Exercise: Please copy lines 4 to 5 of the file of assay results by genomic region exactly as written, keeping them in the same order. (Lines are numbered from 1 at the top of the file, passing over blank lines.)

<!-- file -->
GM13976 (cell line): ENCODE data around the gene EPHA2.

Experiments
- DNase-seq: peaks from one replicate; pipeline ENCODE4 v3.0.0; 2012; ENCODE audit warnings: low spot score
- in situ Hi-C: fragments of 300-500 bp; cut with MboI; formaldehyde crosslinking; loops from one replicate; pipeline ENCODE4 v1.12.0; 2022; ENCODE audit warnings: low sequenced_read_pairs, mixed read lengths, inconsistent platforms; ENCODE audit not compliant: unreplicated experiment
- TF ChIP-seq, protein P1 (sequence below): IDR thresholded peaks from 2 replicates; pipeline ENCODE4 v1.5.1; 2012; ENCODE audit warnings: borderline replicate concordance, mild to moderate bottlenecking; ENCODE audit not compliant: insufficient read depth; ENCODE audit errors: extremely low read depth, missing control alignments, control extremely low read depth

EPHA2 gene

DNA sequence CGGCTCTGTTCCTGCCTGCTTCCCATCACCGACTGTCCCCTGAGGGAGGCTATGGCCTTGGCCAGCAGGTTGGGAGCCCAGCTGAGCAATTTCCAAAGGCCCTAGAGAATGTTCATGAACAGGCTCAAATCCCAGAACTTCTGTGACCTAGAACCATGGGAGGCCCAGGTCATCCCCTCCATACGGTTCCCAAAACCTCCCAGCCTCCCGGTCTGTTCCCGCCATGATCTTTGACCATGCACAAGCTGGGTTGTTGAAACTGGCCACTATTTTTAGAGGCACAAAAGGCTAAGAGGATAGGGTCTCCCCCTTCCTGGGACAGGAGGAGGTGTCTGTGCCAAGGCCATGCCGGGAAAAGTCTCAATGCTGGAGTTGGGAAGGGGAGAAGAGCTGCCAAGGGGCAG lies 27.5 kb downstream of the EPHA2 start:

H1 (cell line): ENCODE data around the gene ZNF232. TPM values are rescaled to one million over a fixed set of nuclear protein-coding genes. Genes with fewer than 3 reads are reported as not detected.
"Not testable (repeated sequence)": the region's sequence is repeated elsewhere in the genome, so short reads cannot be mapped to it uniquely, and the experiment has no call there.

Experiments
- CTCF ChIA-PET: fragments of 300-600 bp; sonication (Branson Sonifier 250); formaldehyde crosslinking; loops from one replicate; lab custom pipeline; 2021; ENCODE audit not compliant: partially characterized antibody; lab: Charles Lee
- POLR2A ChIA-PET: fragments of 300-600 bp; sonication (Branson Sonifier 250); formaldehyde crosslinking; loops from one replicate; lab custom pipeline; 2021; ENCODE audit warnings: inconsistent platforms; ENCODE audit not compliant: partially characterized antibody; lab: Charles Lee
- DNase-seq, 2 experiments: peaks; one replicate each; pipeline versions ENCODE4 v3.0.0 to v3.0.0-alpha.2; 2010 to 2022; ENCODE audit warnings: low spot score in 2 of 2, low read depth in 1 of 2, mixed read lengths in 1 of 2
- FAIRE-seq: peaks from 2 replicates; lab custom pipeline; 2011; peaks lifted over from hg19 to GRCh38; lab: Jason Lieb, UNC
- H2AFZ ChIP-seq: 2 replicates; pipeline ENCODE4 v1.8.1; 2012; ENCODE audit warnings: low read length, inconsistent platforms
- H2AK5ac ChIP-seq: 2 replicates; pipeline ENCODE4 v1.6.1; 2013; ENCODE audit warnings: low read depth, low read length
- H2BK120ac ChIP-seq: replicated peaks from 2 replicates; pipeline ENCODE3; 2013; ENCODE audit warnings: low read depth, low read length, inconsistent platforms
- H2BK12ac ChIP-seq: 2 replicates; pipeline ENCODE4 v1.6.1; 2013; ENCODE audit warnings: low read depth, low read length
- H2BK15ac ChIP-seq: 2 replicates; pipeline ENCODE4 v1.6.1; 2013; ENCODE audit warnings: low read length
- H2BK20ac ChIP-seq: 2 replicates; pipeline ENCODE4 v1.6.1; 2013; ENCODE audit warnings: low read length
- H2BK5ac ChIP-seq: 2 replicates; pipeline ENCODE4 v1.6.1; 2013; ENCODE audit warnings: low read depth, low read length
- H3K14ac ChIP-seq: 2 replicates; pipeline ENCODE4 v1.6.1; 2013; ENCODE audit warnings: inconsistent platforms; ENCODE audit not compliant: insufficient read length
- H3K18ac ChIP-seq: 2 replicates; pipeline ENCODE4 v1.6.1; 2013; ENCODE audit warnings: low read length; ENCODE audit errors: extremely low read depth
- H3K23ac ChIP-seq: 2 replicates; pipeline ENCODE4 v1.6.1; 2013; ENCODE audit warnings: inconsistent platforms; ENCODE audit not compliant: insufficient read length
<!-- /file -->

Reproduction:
- in situ Hi-C: fragments of 300-500 bp; cut with MboI; formaldehyde crosslinking; loops from one replicate; pipeline ENCODE4 v1.12.0; 2022; ENCODE audit warnings: low sequenced_read_pairs, mixed read lengths, inconsistent platforms; ENCODE audit not compliant: unreplicated experiment
- TF ChIP-seq, protein P1 (sequence below): IDR thresholded peaks from 2 replicates; pipeline ENCODE4 v1.5.1; 2012; ENCODE audit warnings: borderline replicate concordance, mild to moderate bottlenecking; ENCODE audit not compliant: insufficient read depth; ENCODE audit errors: extremely low read depth, missing control alignments, control extremely low read depth